I don't know exactly when my grandmother started knitting dishcloths or where she learned the pattern. I do know that the free pattern I found online mirrored her pattern exactly, and that she didn't get it from the internet, so it would seem to be a traditional thing.

She would knit them to keep her hands busy while watching TV; she would finish a stack and give them to my mother. She eventually found them in high demand.

When I moved into my first apartment my mother gave me a stack of the ones my grandmother had given her. She had dozens, my mother said, so she could spare a few. Ever since my grandmother died I've kept them in a drawer, purposely avoiding their intended use. She would say that's what she made them for, but I can't sully her knitting with dirt.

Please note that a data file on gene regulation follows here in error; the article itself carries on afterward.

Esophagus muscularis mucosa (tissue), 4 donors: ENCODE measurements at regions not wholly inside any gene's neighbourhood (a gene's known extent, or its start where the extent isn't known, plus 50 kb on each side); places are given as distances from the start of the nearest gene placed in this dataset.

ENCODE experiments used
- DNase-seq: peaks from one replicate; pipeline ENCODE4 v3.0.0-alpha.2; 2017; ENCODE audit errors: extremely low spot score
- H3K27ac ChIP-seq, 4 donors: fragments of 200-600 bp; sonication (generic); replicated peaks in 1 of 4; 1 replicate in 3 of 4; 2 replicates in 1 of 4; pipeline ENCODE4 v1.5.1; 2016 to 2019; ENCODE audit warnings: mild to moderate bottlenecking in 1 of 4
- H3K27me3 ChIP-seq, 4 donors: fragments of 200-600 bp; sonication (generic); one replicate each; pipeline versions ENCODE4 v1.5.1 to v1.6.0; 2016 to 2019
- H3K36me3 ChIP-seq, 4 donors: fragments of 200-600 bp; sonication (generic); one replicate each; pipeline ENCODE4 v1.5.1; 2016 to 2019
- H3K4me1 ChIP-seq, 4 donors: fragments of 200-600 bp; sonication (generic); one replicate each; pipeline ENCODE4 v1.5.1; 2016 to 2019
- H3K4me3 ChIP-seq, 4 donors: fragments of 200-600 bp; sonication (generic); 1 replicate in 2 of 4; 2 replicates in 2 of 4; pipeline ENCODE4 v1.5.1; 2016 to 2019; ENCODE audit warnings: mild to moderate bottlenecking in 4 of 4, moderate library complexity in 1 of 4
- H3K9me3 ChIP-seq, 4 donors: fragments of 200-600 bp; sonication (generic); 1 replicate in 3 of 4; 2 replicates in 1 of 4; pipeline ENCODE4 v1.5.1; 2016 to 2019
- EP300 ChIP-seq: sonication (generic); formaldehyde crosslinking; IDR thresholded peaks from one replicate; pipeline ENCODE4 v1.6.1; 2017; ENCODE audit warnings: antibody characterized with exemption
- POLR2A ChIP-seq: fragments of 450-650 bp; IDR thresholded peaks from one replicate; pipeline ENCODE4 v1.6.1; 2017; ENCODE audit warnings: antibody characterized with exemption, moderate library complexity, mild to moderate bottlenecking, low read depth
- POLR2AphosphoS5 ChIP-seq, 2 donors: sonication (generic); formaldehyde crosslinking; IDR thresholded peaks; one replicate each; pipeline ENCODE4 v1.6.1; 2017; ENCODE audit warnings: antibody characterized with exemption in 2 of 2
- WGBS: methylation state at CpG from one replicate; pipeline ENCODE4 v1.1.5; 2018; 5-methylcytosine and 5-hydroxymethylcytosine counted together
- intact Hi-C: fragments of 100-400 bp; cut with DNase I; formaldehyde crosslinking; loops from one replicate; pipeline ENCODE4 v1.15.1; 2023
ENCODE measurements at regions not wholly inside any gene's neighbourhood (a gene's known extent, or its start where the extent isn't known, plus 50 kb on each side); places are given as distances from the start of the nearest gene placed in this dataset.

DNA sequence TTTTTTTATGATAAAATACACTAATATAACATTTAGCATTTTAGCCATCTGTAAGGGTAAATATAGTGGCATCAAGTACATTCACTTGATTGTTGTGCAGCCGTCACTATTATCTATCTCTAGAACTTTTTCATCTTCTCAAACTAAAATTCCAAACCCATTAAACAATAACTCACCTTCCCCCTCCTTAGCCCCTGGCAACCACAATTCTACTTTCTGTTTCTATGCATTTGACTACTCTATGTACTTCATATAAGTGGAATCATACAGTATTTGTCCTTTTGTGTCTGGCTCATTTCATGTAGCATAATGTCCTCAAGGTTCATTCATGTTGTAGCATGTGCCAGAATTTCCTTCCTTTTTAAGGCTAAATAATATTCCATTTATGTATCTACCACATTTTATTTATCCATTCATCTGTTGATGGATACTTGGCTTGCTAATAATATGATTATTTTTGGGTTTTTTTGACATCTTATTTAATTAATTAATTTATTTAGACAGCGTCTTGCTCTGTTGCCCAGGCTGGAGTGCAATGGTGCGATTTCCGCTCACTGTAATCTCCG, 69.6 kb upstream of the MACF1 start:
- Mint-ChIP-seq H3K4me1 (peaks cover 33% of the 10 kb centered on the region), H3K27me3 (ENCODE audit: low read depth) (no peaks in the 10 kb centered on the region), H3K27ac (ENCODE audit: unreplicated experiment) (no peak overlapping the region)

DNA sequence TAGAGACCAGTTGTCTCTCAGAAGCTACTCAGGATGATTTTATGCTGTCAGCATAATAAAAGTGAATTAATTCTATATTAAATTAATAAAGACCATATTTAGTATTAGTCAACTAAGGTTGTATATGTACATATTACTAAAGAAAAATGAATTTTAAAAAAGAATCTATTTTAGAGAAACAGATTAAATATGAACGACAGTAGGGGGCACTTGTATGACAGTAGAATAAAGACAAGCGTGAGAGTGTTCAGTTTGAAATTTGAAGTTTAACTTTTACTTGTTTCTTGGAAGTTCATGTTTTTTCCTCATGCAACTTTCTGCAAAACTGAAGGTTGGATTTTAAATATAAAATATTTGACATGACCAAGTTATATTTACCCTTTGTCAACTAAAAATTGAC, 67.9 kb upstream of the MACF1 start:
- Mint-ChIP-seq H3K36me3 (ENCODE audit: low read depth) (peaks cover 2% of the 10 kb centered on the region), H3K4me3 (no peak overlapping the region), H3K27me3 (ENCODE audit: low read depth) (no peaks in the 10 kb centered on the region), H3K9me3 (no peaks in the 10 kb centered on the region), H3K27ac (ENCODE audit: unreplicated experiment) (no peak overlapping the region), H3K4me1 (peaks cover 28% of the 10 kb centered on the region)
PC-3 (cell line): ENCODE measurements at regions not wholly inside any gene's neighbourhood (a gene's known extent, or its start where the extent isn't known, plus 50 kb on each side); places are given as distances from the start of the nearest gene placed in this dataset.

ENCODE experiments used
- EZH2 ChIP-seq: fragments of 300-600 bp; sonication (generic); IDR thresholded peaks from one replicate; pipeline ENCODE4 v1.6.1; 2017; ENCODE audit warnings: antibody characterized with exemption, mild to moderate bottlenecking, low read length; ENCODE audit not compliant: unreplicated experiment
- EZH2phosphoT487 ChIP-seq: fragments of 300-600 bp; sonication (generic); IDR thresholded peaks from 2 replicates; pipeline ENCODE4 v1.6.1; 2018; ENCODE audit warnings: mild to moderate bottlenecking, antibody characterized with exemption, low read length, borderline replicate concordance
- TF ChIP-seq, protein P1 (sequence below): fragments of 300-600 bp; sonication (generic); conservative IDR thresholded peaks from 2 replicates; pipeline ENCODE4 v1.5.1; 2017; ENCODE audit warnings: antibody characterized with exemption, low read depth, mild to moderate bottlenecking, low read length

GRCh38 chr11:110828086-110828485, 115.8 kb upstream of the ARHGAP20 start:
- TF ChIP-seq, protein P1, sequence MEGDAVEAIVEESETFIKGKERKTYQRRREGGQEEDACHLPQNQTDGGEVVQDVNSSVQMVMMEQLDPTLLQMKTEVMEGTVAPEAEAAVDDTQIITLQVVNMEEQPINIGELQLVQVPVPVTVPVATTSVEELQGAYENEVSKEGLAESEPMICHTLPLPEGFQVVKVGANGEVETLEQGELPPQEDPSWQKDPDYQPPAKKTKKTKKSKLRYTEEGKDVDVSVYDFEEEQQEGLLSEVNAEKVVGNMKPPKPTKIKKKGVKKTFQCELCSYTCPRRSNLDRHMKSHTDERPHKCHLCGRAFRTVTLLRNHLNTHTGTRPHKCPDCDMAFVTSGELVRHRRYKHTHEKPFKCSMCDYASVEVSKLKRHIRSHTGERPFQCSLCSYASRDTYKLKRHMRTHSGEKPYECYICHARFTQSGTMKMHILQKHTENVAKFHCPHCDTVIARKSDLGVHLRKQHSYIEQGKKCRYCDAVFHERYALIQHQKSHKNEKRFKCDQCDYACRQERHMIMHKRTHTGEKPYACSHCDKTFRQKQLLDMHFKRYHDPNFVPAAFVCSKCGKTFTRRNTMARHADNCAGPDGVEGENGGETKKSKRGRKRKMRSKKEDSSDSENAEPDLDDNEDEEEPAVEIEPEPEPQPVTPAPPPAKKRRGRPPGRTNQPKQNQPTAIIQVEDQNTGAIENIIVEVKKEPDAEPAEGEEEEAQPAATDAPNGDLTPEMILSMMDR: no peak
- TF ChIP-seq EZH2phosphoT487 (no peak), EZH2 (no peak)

I make my own to use instead. You can too.

You need:

  • A 100% cotton yarn; Lily's Sugar 'n Cream is a popular choice.
  • Needles suitable for the yarn you're using (Sugar 'n' Cream yields a four-inch square over 20 stitches and 26 rows using 4.5 mm/US 7 knitting needles).

While they can be knit horizontally, the pattern I know and love is done diagonally.

  1. Cast on four stitches.
  2. Knit all four stitches.
  3. Knit two, yarn over. Knit until the end of the row.
  4. Repeat the third step until you are content with the diagonal length of the cloth. I tend to get up to about 45 stitches.
  5. You're halfway there; the knitting should be in the shape of a triangle. You're ready to start the second half. Knit one, knit two together, yarn over, knit two together and knit the rest of the row.
  6. Do this until you have four stitches remaining.
  7. Cast off and weave in the loose ends.

They are strong and absorbant. One ball of Sugar 'n Cream is usually good for two dishcloths if the recommended needles are used.

For Grandma, whom I miss terribly.

wertperch says My grandma used to make dishcloths just like that.

Dish"cloth` (?; 115), n.

A cloth used for washing dishes.


© Webster 1913.

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